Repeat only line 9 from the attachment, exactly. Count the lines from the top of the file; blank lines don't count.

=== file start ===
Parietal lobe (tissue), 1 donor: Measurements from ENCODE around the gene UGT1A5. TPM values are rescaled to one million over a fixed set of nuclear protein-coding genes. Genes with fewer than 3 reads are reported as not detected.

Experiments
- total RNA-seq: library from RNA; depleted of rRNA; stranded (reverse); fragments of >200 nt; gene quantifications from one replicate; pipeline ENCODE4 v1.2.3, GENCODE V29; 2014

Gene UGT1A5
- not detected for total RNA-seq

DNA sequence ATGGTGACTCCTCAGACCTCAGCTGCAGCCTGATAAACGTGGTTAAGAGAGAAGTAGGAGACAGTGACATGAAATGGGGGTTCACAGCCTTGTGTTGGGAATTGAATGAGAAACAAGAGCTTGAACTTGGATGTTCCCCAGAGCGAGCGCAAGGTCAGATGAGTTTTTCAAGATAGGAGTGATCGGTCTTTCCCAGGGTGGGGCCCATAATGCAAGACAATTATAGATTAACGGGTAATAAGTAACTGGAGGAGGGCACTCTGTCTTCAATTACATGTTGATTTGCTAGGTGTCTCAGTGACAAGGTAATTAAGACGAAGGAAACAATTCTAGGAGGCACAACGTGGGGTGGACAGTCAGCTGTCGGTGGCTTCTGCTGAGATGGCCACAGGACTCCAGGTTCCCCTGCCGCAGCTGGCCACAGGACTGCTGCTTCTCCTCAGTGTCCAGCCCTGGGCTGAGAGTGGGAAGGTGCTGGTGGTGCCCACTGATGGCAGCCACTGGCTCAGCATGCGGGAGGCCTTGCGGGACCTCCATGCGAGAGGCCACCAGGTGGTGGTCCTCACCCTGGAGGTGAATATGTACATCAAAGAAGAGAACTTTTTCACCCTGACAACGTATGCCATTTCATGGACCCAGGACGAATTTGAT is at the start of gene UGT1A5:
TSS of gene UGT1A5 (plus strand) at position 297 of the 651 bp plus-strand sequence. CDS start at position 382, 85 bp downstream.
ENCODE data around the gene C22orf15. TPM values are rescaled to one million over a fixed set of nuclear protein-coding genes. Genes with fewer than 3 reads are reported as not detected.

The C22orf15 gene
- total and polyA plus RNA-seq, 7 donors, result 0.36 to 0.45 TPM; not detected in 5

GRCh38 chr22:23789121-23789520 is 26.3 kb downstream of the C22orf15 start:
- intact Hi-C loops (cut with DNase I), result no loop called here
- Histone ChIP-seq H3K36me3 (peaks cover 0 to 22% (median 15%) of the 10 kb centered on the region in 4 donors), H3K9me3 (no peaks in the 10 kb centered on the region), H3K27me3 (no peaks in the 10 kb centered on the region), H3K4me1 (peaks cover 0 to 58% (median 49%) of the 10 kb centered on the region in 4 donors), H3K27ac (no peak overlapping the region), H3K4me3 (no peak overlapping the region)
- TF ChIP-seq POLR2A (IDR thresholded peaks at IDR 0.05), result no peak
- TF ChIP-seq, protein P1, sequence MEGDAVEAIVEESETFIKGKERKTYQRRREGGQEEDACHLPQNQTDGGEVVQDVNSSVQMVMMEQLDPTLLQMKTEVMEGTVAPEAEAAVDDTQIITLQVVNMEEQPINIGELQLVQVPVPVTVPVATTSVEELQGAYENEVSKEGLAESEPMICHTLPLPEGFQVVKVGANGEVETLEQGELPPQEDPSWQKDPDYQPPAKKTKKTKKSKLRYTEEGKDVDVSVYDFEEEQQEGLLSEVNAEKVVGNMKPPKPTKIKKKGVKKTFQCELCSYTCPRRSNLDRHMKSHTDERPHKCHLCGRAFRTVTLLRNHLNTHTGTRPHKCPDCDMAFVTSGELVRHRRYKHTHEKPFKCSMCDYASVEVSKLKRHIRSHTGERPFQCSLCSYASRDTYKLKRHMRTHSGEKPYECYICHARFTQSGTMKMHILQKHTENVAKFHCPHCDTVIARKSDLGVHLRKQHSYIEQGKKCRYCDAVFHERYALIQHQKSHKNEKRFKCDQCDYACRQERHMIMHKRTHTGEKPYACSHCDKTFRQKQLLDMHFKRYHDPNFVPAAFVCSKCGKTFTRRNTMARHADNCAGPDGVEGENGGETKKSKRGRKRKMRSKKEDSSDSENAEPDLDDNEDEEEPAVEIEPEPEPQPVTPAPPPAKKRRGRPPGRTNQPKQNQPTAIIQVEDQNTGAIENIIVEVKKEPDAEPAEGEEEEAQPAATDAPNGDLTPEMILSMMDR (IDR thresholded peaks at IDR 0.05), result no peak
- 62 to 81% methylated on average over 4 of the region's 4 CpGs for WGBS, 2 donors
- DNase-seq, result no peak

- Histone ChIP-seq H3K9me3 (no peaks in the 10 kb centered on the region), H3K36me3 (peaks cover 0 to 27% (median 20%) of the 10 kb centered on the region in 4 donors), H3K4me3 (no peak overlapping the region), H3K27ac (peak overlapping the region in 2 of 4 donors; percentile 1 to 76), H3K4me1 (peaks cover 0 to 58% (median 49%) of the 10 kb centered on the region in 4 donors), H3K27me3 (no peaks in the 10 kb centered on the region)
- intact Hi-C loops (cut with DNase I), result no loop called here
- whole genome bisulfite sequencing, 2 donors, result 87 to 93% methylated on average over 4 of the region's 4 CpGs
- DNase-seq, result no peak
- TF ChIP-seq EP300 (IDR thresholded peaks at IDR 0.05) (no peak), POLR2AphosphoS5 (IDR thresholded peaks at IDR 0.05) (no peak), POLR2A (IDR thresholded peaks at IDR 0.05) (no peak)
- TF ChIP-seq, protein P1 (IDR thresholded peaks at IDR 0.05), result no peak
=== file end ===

The C22orf15 gene